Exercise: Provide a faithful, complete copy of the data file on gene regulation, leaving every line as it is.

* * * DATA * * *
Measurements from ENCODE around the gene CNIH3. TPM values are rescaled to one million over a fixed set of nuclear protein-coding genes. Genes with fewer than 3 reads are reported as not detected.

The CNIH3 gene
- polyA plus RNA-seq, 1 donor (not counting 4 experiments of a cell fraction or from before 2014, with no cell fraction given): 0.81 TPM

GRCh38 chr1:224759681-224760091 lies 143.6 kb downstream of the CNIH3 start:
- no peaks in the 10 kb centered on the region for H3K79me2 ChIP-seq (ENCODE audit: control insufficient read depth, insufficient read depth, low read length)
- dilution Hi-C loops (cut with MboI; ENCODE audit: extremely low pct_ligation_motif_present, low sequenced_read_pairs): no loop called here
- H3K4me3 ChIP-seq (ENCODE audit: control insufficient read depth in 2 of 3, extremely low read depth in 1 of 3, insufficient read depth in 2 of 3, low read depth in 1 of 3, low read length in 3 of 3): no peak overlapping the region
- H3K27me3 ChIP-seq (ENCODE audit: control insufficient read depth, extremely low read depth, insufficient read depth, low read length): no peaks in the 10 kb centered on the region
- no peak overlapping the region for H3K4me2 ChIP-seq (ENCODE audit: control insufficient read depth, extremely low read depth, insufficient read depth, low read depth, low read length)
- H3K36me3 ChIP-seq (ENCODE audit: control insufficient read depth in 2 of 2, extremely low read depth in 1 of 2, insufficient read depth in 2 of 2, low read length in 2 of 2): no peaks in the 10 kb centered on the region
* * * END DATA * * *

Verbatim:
Measurements from ENCODE around the gene CNIH3. TPM values are rescaled to one million over a fixed set of nuclear protein-coding genes. Genes with fewer than 3 reads are reported as not detected.

The CNIH3 gene
- polyA plus RNA-seq, 1 donor (not counting 4 experiments of a cell fraction or from before 2014, with no cell fraction given): 0.81 TPM

GRCh38 chr1:224759681-224760091 lies 143.6 kb downstream of the CNIH3 start:
- no peaks in the 10 kb centered on the region for H3K79me2 ChIP-seq (ENCODE audit: control insufficient read depth, insufficient read depth, low read length)
- dilution Hi-C loops (cut with MboI; ENCODE audit: extremely low pct_ligation_motif_present, low sequenced_read_pairs): no loop called here
- H3K4me3 ChIP-seq (ENCODE audit: control insufficient read depth in 2 of 3, extremely low read depth in 1 of 3, insufficient read depth in 2 of 3, low read depth in 1 of 3, low read length in 3 of 3): no peak overlapping the region
- H3K27me3 ChIP-seq (ENCODE audit: control insufficient read depth, extremely low read depth, insufficient read depth, low read length): no peaks in the 10 kb centered on the region
- no peak overlapping the region for H3K4me2 ChIP-seq (ENCODE audit: control insufficient read depth, extremely low read depth, insufficient read depth, low read depth, low read length)
- H3K36me3 ChIP-seq (ENCODE audit: control insufficient read depth in 2 of 2, extremely low read depth in 1 of 2, insufficient read depth in 2 of 2, low read length in 2 of 2): no peaks in the 10 kb centered on the region